Your agent can remember and reference previous parts of conversation with users by leveraging its memory.
The storage mechanism for memory is the
ChatHistory object. It allows agents to record and access
the interactions that it has with users and format it for addition into prompts.
ChatHistory is available within the
AgentContext object, which can be accessed from
Tools. Implementors of
Transports can decide when is the appropriate time to append conversational data to the
ChatHistory can be accessed linearly or via
search, which is backed by Steamship's vector database.
If you need to keep different
ChatHistory objects for different contexts (different users, for example) you
can control which
AgentContext object you receive by passing different context keys to
AgentContext.get_or_create. Context keys
are an arbitrary dict; sending the same keys means you will receive the same context object back.
For example, the Telegram transport uses the Telegram
chat_id to create contexts specific to individual chats.
Since we cannot pass infinite tokens into LLMs for context, we must choose which pieces of the
memory to pass into LLM prompts. The
MessageSelector interface is for choosing which pieces of
ChatHistory object are relevant for the current situation.
MessageSelectors are provided with Steamship:
nmost recent user or assistant messages
TokenWindowMessageSelectorselects the most recent user or assistant messages, up to a specified number of tokens
You may also implement your own
MessageSelectors to filter messages in the way you see fit. Using
allows you fine control over the amount of context and cost incurred by including it.
When implementing an
Agent, you can decide how to incorporate
ChatHistory into the messages sent
to the LLM. By default, the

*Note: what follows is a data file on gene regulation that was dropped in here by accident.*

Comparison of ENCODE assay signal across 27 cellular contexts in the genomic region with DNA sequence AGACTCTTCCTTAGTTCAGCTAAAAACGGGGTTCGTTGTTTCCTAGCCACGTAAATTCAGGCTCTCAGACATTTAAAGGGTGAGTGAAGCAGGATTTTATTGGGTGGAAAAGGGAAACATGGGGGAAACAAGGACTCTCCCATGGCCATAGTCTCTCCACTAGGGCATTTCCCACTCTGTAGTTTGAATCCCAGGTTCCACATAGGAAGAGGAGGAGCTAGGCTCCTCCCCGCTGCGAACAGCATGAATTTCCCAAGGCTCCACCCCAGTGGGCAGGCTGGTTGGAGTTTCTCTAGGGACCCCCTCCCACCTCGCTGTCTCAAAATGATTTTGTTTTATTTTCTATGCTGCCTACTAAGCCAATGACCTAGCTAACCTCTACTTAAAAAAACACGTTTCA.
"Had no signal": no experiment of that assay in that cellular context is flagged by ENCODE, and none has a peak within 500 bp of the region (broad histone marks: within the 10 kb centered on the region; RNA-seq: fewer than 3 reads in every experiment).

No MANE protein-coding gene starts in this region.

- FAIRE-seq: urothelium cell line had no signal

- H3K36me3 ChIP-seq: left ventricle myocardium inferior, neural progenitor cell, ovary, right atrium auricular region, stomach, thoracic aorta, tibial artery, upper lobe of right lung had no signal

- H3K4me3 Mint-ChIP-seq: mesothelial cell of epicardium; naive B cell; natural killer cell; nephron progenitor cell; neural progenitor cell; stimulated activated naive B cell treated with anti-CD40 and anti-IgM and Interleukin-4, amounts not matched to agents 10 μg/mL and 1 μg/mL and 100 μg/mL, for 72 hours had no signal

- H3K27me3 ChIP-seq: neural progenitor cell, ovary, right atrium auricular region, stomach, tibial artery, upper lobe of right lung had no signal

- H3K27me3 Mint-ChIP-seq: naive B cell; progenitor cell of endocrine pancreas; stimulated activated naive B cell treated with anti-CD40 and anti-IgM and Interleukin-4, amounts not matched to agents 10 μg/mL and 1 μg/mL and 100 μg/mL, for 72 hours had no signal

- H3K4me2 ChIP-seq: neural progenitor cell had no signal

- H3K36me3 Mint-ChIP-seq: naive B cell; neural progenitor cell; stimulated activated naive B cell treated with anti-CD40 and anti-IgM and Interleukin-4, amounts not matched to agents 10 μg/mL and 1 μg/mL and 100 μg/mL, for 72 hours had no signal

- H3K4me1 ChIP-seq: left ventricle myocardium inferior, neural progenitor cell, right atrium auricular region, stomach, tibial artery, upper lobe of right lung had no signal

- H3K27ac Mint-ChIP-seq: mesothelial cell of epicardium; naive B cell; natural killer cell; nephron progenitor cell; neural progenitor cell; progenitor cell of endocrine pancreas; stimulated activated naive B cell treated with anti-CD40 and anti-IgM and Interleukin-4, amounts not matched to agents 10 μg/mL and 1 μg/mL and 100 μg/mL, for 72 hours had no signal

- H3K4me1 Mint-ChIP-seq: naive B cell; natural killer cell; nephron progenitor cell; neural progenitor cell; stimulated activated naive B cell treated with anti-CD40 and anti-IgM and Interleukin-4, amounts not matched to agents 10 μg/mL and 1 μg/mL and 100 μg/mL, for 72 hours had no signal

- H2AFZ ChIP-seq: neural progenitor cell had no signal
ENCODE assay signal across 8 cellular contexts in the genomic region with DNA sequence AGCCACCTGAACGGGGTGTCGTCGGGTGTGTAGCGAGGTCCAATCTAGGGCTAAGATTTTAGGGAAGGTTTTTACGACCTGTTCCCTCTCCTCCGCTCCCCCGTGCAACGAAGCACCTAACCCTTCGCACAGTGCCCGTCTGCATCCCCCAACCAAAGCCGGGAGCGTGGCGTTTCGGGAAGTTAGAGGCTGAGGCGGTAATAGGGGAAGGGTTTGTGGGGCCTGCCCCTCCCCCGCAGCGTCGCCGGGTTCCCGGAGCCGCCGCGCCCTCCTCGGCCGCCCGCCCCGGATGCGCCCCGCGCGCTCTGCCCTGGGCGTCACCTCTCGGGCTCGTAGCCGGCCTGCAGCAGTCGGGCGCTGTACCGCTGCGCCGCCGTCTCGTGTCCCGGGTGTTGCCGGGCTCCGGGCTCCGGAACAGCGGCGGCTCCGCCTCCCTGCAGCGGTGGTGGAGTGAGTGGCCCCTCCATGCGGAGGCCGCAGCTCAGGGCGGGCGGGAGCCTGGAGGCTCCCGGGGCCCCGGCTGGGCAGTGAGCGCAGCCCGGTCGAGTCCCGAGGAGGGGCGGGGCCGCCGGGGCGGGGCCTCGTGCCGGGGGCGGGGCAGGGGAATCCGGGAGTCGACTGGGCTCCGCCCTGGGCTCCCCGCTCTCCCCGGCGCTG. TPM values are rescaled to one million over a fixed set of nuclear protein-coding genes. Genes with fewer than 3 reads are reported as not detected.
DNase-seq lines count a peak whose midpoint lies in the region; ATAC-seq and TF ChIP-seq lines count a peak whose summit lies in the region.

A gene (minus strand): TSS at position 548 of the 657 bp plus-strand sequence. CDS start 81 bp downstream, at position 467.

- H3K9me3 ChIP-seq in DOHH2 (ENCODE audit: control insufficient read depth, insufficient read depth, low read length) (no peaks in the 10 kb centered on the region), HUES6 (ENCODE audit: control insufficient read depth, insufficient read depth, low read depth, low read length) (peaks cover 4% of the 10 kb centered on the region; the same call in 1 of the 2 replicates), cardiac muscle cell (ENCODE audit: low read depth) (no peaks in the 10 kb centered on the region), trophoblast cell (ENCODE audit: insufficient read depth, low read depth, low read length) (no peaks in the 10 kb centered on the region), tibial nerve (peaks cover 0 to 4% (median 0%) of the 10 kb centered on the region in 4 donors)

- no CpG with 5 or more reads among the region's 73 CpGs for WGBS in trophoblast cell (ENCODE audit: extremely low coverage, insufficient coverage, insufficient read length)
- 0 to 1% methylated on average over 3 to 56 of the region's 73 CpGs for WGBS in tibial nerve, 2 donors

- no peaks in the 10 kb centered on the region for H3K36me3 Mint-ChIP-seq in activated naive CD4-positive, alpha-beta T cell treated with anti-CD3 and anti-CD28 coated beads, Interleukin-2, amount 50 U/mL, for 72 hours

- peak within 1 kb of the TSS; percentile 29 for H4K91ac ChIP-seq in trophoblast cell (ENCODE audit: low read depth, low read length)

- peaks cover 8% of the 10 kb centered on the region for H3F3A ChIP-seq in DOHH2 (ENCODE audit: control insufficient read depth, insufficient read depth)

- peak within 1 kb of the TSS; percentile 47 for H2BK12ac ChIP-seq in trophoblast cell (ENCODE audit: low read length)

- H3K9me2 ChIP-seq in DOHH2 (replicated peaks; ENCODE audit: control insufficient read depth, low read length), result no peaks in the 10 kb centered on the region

FunctionsBasedAgent uses both messages from search history and a set of most
recent messages in its history.
The code for the use of memory lives in the
next_action method of
def next_action(self, context: AgentContext) -> Action: messages =  # get system messsage system_message = Block(text=self.PROMPT) system_message.set_chat_role(RoleTag.SYSTEM) messages.append(system_message) messages_from_memory =  # get prior conversations if context.chat_history.is_searchable(): messages_from_memory.extend( context.chat_history.search(context.chat_history.last_user_message.text, k=3) .wait() .to_ranked_blocks() ) # remove the actual prompt from the semantic search (it will be an exact match) messages_from_memory = [ msg for msg in messages_from_memory if msg.id != context.chat_history.last_user_message.id ] # get most recent context messages_from_memory.extend(context.chat_history.select_messages(self.message_selector)) # de-dupe the messages from memory ids =  for msg in messages_from_memory: if msg.id not in ids: messages.append(msg) ids.append(msg.id) # put the user prompt in the appropriate message location # this should happen BEFORE any agent/assistant messages related to tool selection messages.append(context.chat_history.last_user_message) # get completed steps actions = context.completed_steps for action in actions: messages.extend(action.to_chat_messages()) # call chat() output_blocks = self.llm.chat(messages=messages, tools=self.tools) return self.output_parser.parse(output_blocks.text, context)
If you wish to use memory differently in tool selection (and otherwise) for your agent, you can extend
FunctionsBasedAgent to override
ChatHistory is updated whenever messages are exchanged between a user and
AgentService. This means that the only messages in the history are the ones that are part
of a two-way conversation between your agent and you.
The actions that an
Agent takes in order to answer a prompt are stored in
Those steps represent the internal state of an
Agent as it works through trying to answer a prompt. This "thinking"
area is refreshed with each new prompt, and is not added to
ChatHistory (avoiding message pollution).